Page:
It was MidWinter Feast Day. Jenna looked out the Palace ballroom window and watched the snow falling fast, covering the lawns, festooning the bare branches of the trees and obliterating all traces of the Darke Domaine. It was beautiful.
Jenna was hosting a MidWinter Feast. She was determined to get rid of all traces of the Things in the Palace and she had decided that the best way to do that was to fill it with everyone she cared about. Silas, Sarah and Maxie had come over from the Ramblings. After a tearful reunion - on Sarah's part, anyway - between Ethel and Sarah, they began to help Jenna get the Ballroom ready for that evening. There was, Jenna said, a lot to do.
Silas smiled. "That's just what your mother would say," he said.
The winter morning drew on. Snow piled up outside the long windows, while the Ballroom was transformed with holly and ivy, red ribbons, huge silver candlesticks and a whole box of streamers that Silas had been keeping for a special occasion.
At the other end of Wizard Way, the Pick for the new Chief Hermetic Scribe was underway.
The previous afternoon Marcia had successfully gathered all scribes together in the Manuscriptorium. In a solemn ceremony she had placed the traditional enamel Pot on the table in the Hermetic Chamber, and then each scribe had gone in and put his or her Manuscriptorium pen into the Pot. The Pot had been left in the Hermetic Chamber overnight, and Marcia had spent an uncomfortable night in the Manuscriptorium guarding the entrance to the Chamber.
Now it was time for the Pick. All the scribes had gathered, robes freshly washed, hair combed. They filed into the dimly lit Manuscriptorium, glancing at each other, wondering who among them would be the next Chief Hermetic Scribe. Partridge had been running bets but no clear favorite had emerged.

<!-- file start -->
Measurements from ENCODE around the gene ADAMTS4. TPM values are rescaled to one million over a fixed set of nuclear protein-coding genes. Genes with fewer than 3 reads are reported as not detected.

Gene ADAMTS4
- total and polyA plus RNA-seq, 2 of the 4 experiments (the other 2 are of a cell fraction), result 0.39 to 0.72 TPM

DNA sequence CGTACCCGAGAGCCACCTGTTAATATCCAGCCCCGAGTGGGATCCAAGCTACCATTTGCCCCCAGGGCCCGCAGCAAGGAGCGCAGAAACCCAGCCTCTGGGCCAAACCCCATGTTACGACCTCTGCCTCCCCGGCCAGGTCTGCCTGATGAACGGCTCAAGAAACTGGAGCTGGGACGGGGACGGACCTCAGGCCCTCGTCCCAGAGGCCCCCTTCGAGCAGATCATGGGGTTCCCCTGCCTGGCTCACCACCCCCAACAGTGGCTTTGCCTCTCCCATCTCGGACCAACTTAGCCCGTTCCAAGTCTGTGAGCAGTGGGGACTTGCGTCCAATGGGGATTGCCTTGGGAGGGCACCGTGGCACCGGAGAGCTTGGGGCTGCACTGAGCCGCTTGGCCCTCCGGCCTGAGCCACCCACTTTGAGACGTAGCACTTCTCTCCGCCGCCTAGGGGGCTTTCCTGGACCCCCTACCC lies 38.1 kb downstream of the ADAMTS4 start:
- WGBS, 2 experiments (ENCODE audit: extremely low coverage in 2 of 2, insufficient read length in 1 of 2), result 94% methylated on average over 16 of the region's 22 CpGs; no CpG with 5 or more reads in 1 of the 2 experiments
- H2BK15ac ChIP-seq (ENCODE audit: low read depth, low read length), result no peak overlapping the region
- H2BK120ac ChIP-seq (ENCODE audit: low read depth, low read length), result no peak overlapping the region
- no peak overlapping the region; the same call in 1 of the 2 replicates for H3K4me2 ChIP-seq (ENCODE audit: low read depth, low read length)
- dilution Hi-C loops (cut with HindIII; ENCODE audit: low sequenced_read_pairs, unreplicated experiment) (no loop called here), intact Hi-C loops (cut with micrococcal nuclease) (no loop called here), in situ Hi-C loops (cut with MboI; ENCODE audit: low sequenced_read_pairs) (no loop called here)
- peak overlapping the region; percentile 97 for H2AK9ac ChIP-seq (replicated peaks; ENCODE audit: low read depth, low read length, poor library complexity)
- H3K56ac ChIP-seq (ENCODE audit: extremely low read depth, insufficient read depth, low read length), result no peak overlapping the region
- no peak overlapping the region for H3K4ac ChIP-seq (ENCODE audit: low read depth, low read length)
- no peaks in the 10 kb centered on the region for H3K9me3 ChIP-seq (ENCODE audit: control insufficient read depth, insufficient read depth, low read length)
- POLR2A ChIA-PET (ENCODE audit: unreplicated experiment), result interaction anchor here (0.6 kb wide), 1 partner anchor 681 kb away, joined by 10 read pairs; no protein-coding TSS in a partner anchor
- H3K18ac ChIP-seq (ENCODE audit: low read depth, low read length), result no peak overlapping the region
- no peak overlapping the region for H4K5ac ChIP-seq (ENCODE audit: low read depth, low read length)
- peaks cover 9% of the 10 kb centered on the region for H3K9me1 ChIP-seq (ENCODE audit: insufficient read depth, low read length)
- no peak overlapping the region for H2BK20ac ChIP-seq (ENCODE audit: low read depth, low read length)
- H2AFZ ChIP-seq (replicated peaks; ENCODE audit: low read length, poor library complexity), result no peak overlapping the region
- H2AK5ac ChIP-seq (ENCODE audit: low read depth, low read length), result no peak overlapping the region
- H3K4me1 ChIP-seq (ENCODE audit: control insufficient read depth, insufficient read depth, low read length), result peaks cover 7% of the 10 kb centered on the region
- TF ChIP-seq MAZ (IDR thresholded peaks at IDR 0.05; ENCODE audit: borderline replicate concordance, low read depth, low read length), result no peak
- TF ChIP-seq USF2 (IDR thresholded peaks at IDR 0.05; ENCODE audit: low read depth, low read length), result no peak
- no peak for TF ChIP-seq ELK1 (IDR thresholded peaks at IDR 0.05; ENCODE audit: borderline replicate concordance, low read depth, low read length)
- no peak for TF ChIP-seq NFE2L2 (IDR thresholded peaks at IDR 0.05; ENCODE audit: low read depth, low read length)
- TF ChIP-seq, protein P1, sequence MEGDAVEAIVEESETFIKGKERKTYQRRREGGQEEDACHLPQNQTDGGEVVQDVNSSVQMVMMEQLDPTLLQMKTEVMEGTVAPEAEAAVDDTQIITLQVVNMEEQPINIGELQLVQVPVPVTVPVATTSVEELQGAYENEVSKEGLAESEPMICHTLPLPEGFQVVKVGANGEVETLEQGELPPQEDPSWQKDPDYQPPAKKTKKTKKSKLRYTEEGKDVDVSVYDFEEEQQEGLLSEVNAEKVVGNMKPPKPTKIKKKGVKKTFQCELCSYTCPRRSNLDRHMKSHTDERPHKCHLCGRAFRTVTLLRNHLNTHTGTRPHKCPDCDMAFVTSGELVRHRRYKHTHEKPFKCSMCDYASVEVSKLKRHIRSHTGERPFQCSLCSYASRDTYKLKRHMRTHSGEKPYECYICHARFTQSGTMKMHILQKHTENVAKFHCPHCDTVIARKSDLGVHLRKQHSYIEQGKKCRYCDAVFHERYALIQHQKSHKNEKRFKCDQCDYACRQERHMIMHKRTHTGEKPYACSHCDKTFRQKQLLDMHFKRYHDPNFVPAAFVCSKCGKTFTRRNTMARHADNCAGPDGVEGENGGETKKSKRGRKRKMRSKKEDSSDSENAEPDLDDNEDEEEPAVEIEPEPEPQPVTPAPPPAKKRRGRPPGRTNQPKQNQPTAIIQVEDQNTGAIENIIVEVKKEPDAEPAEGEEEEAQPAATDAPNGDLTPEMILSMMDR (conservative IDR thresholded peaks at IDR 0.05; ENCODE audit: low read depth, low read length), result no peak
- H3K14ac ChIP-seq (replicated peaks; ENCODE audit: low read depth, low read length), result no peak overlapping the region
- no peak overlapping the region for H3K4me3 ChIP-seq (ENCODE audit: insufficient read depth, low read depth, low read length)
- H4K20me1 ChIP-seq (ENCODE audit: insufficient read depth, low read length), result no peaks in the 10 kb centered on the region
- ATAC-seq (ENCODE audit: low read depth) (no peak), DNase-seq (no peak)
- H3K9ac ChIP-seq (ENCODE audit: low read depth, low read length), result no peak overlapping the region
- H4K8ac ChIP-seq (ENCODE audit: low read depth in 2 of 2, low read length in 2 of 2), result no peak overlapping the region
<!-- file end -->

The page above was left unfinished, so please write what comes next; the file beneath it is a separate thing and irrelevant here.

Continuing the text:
A small, beautifully patterned square of carpet had been laid on the floor and Marcia told the scribes to gather around. The older ones looked puzzled - there had been no square of carpet at the last Pick.
Marcia began with a few carefully chosen words about Jillie Djinn, to which the scribes listened respectfully, and then she made a surprise announcement.
"Scribes. It has been a terrible time and, although most have weathered the storm, some people did not. Our thoughts go out to all who have lost anyone."
There were sympathetic glance at scribes who still had relatives and friends unaccounted for. Marcia waited a little and then continued.
"However, I do believe good has come of this. Since The Great UnDoing yesterday, we in the Wizard Tower have seen many stubborn pockets of Darke Magyk disappear and I think the same will have happened here. We have, I hope, at last got our Magyk back in balance with the Darke."
Marcia paused as a small round of applause broke out.
She continued. "During the last few days in the Wizard Tower, when I was trying to find a way to defeat the Darke Domaine, I made many important discoveries. One of them affects us all here today. Recently, in my opinion, the choice of Chief Hermetic Scribe has not been exactly . . . ideal. I believe there may be a reason for this. Over the years the Hermetic Chamber has seen much Darke Magyk, and I suspect the Pick has become corrupted. Now, with everything back as it should be, I am expecting the Pick to take a different form and give us a true result."